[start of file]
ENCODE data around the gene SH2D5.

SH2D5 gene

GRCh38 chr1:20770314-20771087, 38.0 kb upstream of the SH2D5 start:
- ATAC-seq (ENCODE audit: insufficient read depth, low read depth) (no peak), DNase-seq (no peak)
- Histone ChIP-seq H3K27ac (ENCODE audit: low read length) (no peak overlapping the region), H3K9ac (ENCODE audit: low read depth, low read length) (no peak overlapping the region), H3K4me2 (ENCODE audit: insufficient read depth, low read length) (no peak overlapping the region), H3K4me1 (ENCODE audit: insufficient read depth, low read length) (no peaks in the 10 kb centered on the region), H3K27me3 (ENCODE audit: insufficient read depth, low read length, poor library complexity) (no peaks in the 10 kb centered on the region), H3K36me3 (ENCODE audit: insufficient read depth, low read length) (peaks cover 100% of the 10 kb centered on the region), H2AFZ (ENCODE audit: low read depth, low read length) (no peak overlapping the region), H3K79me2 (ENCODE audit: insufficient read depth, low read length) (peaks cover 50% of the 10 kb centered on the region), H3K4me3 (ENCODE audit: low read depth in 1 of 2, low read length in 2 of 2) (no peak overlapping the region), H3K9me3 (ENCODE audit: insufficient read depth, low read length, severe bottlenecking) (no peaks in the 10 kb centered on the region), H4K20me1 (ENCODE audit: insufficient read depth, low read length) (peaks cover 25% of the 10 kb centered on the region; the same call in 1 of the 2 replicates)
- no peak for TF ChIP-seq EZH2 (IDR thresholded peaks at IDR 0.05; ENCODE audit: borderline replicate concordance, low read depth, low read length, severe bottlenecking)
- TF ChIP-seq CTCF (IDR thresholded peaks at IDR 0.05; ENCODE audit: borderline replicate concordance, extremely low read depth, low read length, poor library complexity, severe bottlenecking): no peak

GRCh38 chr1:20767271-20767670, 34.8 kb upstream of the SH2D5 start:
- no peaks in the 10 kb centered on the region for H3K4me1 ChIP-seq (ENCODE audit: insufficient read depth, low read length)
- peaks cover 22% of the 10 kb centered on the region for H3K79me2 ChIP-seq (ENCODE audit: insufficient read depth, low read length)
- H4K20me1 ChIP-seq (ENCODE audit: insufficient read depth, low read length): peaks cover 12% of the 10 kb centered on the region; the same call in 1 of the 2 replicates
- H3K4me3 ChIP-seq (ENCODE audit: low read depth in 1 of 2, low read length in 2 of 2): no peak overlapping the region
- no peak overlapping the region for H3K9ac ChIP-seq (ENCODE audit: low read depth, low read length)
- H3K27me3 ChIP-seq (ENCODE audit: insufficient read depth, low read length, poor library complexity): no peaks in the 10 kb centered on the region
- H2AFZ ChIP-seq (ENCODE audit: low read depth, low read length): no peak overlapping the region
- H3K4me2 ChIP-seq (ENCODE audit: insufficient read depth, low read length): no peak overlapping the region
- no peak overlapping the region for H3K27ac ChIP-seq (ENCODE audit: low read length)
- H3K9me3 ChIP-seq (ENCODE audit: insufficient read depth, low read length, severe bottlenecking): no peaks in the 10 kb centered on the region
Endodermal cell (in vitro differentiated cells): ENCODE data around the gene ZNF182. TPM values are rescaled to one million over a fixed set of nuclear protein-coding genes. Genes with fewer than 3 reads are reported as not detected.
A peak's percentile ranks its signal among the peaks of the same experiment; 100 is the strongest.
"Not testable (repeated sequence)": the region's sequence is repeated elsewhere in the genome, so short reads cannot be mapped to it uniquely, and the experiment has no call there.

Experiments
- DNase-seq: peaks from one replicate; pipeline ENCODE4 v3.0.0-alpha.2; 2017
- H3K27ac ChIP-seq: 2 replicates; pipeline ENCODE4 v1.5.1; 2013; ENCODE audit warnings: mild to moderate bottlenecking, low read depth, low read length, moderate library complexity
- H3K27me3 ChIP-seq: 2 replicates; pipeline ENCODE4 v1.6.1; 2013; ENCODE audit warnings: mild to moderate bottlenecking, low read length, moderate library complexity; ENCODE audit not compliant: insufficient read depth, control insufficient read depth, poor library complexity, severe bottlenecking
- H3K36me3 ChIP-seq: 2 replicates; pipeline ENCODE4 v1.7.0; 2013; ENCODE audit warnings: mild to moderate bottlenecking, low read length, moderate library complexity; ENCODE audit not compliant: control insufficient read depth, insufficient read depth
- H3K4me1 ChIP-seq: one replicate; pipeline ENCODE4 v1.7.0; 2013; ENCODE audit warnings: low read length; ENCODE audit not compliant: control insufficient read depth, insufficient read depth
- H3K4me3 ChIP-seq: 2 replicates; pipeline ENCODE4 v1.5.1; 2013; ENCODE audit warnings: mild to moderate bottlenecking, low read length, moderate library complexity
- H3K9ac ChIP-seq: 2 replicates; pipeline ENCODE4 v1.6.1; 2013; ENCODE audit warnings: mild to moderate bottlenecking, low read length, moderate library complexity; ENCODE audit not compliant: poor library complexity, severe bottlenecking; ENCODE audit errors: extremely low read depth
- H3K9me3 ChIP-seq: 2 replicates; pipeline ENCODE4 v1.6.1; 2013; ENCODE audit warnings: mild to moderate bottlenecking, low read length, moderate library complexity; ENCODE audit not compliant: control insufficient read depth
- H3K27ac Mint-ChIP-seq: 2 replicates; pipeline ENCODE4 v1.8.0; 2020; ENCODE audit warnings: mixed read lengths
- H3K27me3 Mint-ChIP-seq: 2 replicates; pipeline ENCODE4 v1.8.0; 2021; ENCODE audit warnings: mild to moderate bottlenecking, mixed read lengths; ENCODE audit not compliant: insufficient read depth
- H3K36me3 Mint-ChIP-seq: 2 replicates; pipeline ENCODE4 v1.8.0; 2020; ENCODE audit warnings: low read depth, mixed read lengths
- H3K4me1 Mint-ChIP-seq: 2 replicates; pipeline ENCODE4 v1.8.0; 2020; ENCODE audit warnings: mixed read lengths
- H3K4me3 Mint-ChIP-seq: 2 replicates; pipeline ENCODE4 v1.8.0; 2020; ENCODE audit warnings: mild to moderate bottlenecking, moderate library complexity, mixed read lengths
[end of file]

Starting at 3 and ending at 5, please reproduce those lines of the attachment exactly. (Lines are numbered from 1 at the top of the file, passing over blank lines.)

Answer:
GRCh38 chr1:20770314-20771087, 38.0 kb upstream of the SH2D5 start:
- ATAC-seq (ENCODE audit: insufficient read depth, low read depth) (no peak), DNase-seq (no peak)
- Histone ChIP-seq H3K27ac (ENCODE audit: low read length) (no peak overlapping the region), H3K9ac (ENCODE audit: low read depth, low read length) (no peak overlapping the region), H3K4me2 (ENCODE audit: insufficient read depth, low read length) (no peak overlapping the region), H3K4me1 (ENCODE audit: insufficient read depth, low read length) (no peaks in the 10 kb centered on the region), H3K27me3 (ENCODE audit: insufficient read depth, low read length, poor library complexity) (no peaks in the 10 kb centered on the region), H3K36me3 (ENCODE audit: insufficient read depth, low read length) (peaks cover 100% of the 10 kb centered on the region), H2AFZ (ENCODE audit: low read depth, low read length) (no peak overlapping the region), H3K79me2 (ENCODE audit: insufficient read depth, low read length) (peaks cover 50% of the 10 kb centered on the region), H3K4me3 (ENCODE audit: low read depth in 1 of 2, low read length in 2 of 2) (no peak overlapping the region), H3K9me3 (ENCODE audit: insufficient read depth, low read length, severe bottlenecking) (no peaks in the 10 kb centered on the region), H4K20me1 (ENCODE audit: insufficient read depth, low read length) (peaks cover 25% of the 10 kb centered on the region; the same call in 1 of the 2 replicates)